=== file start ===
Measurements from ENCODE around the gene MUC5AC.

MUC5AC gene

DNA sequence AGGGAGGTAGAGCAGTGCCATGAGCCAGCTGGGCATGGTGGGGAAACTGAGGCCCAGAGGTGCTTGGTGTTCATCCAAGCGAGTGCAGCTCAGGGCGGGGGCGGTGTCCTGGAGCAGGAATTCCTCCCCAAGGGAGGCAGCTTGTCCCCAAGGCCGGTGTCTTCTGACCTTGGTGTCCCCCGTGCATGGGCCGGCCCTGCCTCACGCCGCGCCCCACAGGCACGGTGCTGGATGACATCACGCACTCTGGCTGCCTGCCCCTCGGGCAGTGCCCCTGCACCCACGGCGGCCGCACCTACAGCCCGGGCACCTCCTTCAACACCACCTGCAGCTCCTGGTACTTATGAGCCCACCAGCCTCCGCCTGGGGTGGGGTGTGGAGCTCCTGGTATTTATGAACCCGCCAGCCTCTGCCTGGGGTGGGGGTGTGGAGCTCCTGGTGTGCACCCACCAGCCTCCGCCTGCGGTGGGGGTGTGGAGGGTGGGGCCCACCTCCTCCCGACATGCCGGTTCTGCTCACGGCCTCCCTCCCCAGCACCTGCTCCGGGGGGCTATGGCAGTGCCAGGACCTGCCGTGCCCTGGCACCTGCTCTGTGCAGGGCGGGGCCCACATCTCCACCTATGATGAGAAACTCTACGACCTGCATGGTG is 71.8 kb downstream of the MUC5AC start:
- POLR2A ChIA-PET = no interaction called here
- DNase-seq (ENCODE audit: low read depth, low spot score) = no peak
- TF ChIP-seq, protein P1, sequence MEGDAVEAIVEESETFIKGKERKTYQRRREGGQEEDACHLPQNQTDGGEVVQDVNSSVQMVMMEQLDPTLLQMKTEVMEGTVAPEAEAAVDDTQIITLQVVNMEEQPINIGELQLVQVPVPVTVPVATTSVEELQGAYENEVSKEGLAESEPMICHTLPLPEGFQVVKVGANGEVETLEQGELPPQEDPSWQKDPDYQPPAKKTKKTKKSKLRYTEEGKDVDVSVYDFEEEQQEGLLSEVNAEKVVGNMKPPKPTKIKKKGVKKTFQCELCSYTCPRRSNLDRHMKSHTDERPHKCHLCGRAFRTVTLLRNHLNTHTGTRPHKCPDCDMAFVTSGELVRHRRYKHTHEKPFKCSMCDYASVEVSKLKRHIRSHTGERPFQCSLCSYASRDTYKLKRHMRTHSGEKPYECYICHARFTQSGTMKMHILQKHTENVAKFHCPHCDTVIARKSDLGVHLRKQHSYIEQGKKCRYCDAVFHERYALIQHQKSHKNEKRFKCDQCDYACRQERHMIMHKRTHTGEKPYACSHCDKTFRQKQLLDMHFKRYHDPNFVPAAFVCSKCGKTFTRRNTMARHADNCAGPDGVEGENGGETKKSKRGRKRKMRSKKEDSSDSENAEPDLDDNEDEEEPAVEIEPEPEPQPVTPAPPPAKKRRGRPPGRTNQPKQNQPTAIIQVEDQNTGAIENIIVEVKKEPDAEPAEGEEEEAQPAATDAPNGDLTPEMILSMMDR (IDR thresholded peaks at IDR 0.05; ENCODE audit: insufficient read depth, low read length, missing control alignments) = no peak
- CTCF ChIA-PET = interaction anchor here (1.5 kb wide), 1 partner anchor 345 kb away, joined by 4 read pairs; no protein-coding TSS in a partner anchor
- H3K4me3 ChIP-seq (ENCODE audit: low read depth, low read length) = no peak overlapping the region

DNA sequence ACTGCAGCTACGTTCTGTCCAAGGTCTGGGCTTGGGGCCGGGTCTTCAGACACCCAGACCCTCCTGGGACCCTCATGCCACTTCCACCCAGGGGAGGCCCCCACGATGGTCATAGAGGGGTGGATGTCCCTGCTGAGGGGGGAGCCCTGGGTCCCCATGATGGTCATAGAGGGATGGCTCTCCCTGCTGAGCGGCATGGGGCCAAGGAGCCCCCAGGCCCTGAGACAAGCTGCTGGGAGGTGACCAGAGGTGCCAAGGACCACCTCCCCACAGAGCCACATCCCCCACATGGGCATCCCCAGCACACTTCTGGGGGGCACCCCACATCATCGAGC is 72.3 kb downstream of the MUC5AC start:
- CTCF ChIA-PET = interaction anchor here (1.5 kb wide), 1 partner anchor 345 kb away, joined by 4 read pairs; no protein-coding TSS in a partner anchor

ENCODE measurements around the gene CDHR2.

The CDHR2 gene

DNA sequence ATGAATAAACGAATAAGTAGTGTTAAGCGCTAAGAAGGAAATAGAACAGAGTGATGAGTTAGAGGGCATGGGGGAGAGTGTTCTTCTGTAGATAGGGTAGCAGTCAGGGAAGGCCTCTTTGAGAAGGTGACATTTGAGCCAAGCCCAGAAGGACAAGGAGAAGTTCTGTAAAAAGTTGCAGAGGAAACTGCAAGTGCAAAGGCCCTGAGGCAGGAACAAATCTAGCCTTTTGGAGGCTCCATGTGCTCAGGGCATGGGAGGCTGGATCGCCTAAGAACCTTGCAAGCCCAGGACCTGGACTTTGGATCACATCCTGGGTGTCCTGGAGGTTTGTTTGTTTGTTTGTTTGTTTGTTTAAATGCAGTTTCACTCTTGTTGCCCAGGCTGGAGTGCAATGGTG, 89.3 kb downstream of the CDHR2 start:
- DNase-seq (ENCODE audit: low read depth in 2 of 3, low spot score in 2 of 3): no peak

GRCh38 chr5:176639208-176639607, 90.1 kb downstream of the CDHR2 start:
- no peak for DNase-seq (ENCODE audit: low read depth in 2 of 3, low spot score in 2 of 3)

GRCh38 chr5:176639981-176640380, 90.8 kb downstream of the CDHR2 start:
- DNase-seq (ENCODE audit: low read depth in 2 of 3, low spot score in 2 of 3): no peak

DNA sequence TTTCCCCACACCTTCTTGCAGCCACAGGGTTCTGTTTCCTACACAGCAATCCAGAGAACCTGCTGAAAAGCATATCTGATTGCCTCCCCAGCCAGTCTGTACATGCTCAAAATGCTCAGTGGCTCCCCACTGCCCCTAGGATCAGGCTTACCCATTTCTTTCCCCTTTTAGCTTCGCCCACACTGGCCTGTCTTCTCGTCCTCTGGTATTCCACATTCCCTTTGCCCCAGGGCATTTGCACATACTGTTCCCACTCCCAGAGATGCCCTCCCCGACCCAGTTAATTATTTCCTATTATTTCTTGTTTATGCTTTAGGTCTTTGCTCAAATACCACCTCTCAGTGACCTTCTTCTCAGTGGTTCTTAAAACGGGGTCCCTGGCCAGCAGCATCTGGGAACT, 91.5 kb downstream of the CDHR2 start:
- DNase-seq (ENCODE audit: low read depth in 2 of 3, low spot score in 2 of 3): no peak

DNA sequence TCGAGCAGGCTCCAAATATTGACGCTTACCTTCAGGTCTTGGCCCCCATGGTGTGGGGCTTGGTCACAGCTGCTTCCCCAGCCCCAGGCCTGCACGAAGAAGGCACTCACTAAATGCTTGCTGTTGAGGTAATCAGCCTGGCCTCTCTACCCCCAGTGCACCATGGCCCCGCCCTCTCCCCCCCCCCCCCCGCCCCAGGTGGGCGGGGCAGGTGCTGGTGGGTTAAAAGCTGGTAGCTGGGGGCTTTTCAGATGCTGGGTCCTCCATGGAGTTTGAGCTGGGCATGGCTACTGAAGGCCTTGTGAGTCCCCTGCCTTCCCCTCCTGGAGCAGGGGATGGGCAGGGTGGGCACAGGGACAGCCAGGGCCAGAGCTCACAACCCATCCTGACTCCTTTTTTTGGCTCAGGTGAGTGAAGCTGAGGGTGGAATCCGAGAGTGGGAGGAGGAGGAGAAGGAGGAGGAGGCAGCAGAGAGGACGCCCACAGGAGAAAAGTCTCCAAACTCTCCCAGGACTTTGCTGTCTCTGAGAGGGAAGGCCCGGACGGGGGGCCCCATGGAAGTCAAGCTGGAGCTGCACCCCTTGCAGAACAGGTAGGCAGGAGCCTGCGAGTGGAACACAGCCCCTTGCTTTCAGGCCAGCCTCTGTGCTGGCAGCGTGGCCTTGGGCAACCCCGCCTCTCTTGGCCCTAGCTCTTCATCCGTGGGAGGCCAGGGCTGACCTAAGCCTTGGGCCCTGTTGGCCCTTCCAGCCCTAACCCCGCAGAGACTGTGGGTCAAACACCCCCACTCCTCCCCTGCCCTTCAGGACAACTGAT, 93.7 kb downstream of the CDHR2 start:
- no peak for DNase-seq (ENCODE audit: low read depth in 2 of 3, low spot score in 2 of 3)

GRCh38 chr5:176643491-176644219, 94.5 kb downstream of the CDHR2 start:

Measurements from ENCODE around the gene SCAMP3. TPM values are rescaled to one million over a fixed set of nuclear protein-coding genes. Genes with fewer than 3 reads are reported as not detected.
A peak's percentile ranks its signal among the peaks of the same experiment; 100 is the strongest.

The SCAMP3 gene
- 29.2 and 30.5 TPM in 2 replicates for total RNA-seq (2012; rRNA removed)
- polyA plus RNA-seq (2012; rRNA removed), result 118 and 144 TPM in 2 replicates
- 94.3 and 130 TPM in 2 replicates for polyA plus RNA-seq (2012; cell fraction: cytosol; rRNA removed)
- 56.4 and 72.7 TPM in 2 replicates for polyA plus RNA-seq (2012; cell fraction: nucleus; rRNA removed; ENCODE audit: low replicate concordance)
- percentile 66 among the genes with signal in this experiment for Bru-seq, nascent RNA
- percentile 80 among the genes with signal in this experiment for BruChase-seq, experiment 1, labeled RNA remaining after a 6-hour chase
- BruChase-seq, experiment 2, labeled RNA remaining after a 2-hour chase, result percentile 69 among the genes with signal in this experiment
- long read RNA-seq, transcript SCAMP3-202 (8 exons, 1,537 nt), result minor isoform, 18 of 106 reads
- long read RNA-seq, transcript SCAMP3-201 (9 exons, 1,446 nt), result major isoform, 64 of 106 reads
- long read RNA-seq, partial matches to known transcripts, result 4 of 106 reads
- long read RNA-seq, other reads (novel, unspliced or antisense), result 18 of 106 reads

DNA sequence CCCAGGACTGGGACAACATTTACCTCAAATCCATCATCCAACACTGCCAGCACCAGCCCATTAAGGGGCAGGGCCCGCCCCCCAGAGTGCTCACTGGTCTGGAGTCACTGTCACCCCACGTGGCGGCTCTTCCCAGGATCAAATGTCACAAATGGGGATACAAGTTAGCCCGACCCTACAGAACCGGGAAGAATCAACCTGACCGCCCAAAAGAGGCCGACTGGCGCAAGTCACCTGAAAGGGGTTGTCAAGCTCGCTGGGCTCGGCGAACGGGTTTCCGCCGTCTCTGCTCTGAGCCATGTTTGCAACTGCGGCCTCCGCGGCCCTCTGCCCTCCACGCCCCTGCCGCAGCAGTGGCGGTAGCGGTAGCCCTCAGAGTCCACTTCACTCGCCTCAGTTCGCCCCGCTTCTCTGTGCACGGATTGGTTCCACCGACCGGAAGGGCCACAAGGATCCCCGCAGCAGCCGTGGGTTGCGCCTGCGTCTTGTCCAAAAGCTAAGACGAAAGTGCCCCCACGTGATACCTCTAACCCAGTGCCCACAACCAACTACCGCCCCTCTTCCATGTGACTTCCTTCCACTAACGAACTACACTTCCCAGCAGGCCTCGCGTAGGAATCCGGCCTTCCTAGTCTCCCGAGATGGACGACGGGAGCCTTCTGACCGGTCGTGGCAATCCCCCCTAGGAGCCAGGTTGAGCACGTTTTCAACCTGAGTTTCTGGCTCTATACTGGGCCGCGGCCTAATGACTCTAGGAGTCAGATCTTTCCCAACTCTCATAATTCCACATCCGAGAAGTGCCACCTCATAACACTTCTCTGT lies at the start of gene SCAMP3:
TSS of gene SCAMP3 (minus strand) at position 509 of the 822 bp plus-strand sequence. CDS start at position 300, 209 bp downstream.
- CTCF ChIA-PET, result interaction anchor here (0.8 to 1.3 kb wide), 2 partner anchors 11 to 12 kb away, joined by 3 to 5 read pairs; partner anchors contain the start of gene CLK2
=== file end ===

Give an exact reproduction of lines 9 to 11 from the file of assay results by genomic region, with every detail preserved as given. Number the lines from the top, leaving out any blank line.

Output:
DNA sequence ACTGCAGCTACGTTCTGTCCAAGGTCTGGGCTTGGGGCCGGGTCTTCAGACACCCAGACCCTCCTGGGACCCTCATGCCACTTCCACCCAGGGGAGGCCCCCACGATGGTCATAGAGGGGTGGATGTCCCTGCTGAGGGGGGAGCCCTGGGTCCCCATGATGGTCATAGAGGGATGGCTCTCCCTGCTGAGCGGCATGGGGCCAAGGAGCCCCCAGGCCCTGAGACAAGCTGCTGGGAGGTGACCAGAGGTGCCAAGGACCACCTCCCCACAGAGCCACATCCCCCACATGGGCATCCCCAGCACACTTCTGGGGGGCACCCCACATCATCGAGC is 72.3 kb downstream of the MUC5AC start:
- CTCF ChIA-PET = interaction anchor here (1.5 kb wide), 1 partner anchor 345 kb away, joined by 4 read pairs; no protein-coding TSS in a partner anchor

ENCODE measurements around the gene CDHR2.